Tammy Abraham and Jadon Sancho watched England's friendly against Wales from the team hotel in Pennyhill Park. While others took their chance to impress manager Gareth Southgate on the Wembley pitch, they - and Ben Chilwell - lost that chance, Sky Sports News reporter Rob Dorsett writes…
Southgate's second-string were given a rare chance to shine. It's almost two years since England last played a friendly - the two scheduled for March of this year were cancelled because of coronavirus. Southgate takes the Nations League very seriously, and has been reluctant to experiment with his team during competitive matches.
So, as the dust settles on a fairly impressive 3-0 England win, it's hard to avoid the feeling that - with others stepping up and taking their opportunity in attacking positions - Tammy Abraham and Jadon Sancho were the biggest losers on the night.
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Ben Chilwell is likely to be more fortunate. When he was injured last month, Southgate didn't name a recognised left-back in his entire squad. Against Wales, Bukayo Saka's debut - while full of energy and promise - showed that he needs more Premier League experience before being given a regular slot on the international stage.
A couple of poor defensive headers and one or two lapses in passing would have undoubtedly been punished more severely, had they happened against Belgium on Sunday.
Likewise, when Ainsley Maitland-Niles came on in that position in the second half. His versatility is very impressive, but he can't compete with Chilwell in full flow, in an attacking or defensive sense.
When it comes to Abraham's and Sancho's positions, however, England are awash with options.
Frank Lampard's recruitment drive means Abraham has started only two of Chelsea's Premier League games so far this season. He's scored once. And so against a weakened Wales side, he would have undoubtedly had the chance to impress his club and international managers.
Instead, he watched on TV while Dominic Calvert-Lewin and Danny Ings both scored their first England goals, on their first international starts.
Ings showed his adaptability by starting out wide on the right, and was England's most dangerous player in a drab first 30 minutes. When Calvert-Lewin came off and Ings switched into the centre, it took him only five minutes to score, with a spectacular acrobatic overhead kick.
Southgate has always said he will pick players on form for their clubs, and he was true to his word with Calvert-Lewin, who has now scored 10 goals already this season for club and country. He looked lively throughout, held the ball up well, and was always a threat in the box, scoring after only 23 minutes.
With Harry Kane a shoo-in as striker in all the big games, and Marcus Rashford a favoured option as a number nine when he's not on the wing - it now looks like Abraham is fifth choice in Southgate's pecking order.
There are those who have sympathy for the Chelsea striker - arriving home last Saturday night to find 20 friends and family in his flat, ready for a surprise party. It can't be easy to be the party-pooper, and ask them all to leave, because they've lured you in to breaking the Coronavirus laws.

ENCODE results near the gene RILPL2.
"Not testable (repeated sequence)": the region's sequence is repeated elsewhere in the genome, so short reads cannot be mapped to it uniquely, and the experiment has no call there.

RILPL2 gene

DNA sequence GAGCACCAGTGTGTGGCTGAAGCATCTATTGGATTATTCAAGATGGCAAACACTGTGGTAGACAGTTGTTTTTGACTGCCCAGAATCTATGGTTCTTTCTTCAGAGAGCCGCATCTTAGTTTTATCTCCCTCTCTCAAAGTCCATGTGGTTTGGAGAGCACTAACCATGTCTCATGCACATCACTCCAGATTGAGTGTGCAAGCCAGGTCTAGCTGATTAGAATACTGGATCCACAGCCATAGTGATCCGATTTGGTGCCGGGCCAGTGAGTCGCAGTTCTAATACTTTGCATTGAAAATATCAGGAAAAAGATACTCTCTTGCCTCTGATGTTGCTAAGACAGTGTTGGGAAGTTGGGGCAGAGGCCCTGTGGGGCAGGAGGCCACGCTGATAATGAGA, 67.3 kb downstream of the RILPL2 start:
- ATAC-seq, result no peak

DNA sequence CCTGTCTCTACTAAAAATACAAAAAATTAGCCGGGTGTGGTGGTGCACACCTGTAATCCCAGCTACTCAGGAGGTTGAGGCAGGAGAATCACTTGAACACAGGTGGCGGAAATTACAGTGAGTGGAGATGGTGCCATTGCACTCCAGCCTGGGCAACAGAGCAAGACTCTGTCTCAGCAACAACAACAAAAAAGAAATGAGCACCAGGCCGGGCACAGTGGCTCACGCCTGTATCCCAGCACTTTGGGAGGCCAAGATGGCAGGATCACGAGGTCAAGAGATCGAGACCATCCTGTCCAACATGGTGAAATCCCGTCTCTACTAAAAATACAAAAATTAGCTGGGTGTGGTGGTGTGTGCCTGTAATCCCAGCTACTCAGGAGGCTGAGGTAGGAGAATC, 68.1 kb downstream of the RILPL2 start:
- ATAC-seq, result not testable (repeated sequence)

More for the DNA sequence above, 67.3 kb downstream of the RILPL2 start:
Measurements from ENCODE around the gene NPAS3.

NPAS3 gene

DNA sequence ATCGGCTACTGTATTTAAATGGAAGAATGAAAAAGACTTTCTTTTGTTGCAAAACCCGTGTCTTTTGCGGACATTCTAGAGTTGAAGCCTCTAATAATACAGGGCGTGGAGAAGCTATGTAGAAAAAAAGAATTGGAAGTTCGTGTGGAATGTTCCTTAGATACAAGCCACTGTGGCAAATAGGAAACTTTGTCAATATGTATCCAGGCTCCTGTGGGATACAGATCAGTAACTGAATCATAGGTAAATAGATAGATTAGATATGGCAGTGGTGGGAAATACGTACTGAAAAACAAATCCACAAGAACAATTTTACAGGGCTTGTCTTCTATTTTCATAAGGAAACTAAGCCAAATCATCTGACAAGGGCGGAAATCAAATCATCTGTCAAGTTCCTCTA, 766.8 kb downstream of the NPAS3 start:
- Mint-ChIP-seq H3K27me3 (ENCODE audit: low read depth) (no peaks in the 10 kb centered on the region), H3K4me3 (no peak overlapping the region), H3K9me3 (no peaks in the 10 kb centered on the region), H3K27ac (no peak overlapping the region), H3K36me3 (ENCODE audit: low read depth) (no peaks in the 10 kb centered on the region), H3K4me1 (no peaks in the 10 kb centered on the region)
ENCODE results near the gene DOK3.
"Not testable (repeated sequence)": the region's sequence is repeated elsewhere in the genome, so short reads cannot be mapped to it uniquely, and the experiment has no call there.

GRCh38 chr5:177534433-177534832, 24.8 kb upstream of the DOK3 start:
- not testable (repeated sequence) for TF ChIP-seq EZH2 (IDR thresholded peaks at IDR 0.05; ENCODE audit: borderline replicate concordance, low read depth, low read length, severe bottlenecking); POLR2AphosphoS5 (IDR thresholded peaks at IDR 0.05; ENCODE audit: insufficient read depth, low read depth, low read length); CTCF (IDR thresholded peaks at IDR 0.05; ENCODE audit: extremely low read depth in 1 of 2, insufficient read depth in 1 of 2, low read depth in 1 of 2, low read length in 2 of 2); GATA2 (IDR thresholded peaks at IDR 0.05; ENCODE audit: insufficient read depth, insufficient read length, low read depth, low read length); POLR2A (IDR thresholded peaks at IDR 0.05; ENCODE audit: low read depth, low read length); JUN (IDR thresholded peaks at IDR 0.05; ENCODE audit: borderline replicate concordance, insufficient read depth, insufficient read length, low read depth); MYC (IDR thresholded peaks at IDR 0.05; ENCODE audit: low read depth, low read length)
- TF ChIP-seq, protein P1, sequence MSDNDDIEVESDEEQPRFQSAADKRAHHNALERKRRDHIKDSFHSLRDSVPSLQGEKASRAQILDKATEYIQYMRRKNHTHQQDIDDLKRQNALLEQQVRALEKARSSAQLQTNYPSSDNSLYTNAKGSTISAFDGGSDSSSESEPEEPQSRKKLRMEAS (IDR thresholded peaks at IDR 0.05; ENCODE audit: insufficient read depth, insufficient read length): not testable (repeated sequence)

But, by not doing that, it looks like it has cost him a great deal in terms of his international prospects.
The story is similar with Sancho. Borussia Dortmund and FA officials are believed to be united in their disapproval of his behaviour.
Sancho missed Dortmund's game against Freiburg last Saturday with a non-Covid "respiratory illness", but was well enough to attend Abraham's birthday party in London.
And - as with Abraham - in his absence, others shone in an England shirt which could have been his.
Jack Grealish put in a man-of-the-match performance against Wales, setting up Calvert-Lewin's goal with an excellent cross, and winning the free-kick in a dangerous area from which Conor Coady scored England's second.
Southgate said he was impressed, particularly when the Villa captain was in more advanced positions.
On current form, Sancho is behind Raheem Sterling and Rashford in England's wide attacking options. And his game is similar to those two players - pace, trickery and clever delivery.
Grealish offers something different - an ability to unlock defences that are well-set; a guile that can find a killer pass, when the final third of the pitch is very congested, or when the game has become a little one-paced.
And so, in an England squad that will always contain Sterling and Rashford, when fit, does it make more sense for Southgate to include Grealish rather than Sancho? Only the future will tell.
Southgate said this at Wembley, after the game: "When you have got the shirt or the place in the squad, then you don't want to allow other people the opportunity to take it.
"It is time to grab their place and push themselves up the pecking order a bit. Several did that tonight and there is competition for places."
That's a clear warning to Abraham, Sancho and Chilwell - and to any other England players, who might find themselves coming into conflict with the Coronavirus laws.